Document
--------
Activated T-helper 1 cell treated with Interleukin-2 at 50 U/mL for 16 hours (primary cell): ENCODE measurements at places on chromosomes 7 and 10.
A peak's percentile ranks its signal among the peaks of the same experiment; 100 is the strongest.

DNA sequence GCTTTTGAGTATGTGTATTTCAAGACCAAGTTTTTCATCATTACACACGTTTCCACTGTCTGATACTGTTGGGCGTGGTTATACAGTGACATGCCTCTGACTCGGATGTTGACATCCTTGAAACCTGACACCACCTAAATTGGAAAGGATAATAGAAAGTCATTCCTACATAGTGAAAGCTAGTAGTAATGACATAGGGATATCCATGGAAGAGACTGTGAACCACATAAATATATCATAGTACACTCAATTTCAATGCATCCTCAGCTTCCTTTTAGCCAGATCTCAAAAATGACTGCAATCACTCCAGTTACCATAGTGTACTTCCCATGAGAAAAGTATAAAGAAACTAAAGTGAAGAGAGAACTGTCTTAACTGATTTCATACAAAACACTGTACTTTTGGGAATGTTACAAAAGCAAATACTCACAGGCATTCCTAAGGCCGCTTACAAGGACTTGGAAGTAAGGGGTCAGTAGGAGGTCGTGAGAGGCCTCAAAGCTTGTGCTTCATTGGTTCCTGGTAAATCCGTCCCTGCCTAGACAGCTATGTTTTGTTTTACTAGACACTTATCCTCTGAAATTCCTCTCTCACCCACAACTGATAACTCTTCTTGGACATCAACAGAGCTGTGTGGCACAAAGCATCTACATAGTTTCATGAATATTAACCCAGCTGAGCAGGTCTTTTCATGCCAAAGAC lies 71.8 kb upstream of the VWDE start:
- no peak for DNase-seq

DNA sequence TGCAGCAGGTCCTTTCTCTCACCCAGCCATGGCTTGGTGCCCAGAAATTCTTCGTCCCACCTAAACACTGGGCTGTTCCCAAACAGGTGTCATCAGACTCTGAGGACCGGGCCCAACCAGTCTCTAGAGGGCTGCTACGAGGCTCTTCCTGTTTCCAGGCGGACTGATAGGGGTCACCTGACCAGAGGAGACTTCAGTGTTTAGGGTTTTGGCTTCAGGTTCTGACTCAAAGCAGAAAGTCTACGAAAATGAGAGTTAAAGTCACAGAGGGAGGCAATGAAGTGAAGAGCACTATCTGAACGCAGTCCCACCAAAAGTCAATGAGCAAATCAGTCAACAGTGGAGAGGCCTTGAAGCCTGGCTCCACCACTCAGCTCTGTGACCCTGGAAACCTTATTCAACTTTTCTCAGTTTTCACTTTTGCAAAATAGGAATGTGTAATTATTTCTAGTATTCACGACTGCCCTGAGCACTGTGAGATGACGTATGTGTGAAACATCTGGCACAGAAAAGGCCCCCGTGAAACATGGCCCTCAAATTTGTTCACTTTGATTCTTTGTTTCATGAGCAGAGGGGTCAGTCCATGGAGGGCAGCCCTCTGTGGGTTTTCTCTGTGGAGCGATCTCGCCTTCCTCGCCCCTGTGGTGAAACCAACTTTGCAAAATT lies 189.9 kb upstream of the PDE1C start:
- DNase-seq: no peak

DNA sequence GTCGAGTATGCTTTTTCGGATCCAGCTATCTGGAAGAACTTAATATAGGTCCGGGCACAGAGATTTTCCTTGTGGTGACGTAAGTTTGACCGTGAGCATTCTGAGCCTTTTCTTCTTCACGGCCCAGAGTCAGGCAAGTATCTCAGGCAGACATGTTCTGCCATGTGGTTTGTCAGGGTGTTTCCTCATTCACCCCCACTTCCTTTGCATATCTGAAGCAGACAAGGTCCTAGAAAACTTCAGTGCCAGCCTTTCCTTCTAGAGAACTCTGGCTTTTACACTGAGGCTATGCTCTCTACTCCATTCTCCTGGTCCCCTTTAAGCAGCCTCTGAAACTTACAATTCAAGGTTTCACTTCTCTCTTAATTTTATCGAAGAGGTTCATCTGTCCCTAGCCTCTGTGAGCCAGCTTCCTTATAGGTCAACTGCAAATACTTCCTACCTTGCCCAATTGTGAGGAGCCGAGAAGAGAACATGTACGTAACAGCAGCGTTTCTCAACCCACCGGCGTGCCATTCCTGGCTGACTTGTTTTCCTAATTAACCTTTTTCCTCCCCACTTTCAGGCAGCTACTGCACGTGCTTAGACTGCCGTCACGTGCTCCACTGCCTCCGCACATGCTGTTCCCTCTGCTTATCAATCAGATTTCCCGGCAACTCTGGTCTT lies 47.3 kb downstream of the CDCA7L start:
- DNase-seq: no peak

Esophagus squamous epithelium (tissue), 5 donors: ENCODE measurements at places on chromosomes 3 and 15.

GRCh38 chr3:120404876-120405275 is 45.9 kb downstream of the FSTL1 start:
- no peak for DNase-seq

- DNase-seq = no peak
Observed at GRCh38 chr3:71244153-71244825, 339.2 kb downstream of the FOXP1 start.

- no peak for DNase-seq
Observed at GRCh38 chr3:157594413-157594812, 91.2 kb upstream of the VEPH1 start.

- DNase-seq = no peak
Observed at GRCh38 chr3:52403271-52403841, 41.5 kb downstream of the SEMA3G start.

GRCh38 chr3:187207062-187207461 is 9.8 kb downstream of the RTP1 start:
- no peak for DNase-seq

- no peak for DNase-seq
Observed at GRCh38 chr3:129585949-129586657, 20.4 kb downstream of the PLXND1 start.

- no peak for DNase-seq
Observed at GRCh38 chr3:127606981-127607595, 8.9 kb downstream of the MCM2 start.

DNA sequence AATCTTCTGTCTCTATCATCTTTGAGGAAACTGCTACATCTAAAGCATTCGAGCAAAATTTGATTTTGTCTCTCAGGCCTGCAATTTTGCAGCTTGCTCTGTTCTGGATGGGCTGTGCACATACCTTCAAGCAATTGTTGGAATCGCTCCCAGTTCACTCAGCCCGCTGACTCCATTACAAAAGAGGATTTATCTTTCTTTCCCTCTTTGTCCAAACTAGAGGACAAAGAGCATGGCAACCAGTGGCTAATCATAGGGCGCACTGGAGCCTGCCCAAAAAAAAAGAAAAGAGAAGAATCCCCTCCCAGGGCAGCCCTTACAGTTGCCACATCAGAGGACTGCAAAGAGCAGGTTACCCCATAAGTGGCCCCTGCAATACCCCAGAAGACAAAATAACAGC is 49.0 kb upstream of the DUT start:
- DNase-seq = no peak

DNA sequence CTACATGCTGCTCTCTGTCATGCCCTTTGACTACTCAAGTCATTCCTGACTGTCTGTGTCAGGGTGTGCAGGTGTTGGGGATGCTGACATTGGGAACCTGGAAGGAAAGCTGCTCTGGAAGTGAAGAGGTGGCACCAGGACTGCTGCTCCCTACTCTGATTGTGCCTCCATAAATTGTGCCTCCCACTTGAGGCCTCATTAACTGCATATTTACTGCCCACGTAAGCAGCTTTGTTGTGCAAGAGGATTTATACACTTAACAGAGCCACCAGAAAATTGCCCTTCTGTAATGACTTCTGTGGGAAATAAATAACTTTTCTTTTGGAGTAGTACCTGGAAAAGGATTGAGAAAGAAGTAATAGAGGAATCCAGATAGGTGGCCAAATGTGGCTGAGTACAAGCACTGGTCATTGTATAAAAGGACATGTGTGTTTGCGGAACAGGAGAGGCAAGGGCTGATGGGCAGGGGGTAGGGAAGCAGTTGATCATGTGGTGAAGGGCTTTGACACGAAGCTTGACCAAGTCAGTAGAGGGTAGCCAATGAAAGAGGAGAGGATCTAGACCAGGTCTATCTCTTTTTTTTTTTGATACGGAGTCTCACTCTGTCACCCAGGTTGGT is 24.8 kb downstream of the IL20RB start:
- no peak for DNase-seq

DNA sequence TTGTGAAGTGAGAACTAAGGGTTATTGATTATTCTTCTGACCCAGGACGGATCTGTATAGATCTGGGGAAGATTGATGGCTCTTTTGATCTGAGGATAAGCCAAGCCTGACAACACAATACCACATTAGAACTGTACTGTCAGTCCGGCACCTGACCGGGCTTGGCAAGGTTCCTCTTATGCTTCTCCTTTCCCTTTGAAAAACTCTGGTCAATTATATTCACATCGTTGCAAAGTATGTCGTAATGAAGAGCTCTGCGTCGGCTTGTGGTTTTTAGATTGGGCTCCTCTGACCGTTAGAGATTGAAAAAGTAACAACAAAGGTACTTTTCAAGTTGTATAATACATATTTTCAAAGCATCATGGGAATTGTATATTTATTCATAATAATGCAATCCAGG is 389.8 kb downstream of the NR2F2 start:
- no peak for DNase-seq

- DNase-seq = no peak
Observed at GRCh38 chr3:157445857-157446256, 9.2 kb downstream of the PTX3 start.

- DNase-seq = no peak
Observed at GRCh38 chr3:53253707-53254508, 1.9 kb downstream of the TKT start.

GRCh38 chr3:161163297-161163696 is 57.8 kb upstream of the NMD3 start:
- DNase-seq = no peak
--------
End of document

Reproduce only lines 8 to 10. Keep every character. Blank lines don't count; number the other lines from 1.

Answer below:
- DNase-seq: no peak

Esophagus squamous epithelium (tissue), 5 donors: ENCODE measurements at places on chromosomes 3 and 15.

GRCh38 chr3:120404876-120405275 is 45.9 kb downstream of the FSTL1 start: